“There are about 12,000 leases that are not producing right now out of something like 23,000 leases and I would note that we’re in court defending 5,900 of those leases, and it’s really hard to produce on a lease if it’s tied up in litigation,” Sgamma told the panel, speaking in person. 

She later added: 

There are about 8,800 permits that have been approved but not used. There are also 4,500 permits that we have requested but that are being held up. And environmentalists just sued last week on 3,500 approved permits. 

So these were permits that the Biden administration actually approved and they’ve sued on that because they don’t want to see any production. So those are going to be tangled up and it’s going to be hard to develop all those permits. 

Rep. Lauren Boebert, R-Colo., asked during the hearing about the Biden administration’s insistence that energy prices are not the president’s fault but a global problem. 

Alex Epstein, president of the Center for Industrial Progress, first said the contention seems plausible on the surface. 

“Imagine if Joe Biden had come into office in 2021 and said, ‘Hey, there’s this dangerous anti-fossil fuel movement. As soon as we recover from this pandemic lockdown, there’s going to be way more demand and supply. We need to reject the Paris Agreement. We need to stay out of it and we need to tell others to get out of it,’” Epstein said. 

“If you had opposed the global anti-fossil fuel movement and encouraged energy freedom around the world, you would have had a proliferation of oil production, natural gas production, coal production, and you wouldn’t have these problems at all,” he added.

To address inflation, Congress should cut the capital gains tax rate, enact an immediate 10% to 15% across-the-board reduction in government spending, audit government programs for fraud, and make the Trump tax cuts permanent, argued Stephen Moore, a former Trump economic adviser and now a distinguished fellow in economics at The Heritage Foundation.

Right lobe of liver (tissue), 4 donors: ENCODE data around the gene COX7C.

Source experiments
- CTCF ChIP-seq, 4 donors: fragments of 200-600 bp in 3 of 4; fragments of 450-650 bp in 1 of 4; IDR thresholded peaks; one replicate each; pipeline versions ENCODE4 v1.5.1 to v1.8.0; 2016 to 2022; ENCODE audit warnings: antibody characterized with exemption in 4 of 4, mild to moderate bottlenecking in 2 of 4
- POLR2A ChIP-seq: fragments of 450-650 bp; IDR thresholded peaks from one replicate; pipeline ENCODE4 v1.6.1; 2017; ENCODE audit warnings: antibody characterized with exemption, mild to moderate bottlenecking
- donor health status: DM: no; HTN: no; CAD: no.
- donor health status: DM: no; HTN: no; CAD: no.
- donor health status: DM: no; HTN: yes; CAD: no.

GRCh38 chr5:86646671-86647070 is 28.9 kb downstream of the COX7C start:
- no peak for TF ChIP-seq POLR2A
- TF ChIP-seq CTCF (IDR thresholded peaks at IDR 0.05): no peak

“We increased median income value—that’s the exact middle, not rich people—median income by $6,000 in real terms in four years,” Moore said. “If we persist with this inflation rate that we have right now, which is now running 8.6% in Biden’s first two years in office, he will erase all of the income gains that we saw in [President Donald] Trump’s first four years.”

Rep. Ralph Norman, R-S.C., said Republicans should be willing to shut down the government to stop additional inflationary spending. Norman and other members of the House Freedom Caucus wrote a letter to Senate Minority Leader Mitch McConnell, R-Ky., and House Minority Leader Kevin McCarthy, R-Calif.

“We’ve actually signed a letter to McConnell and McCarthy that said we will not vote to fund any for any government funding that does not, at a minimum, secure the border, end the vaccine mandates, and unleash American energy again, even at a minimum, before we even evaluate the merits of any spending,” Norman said.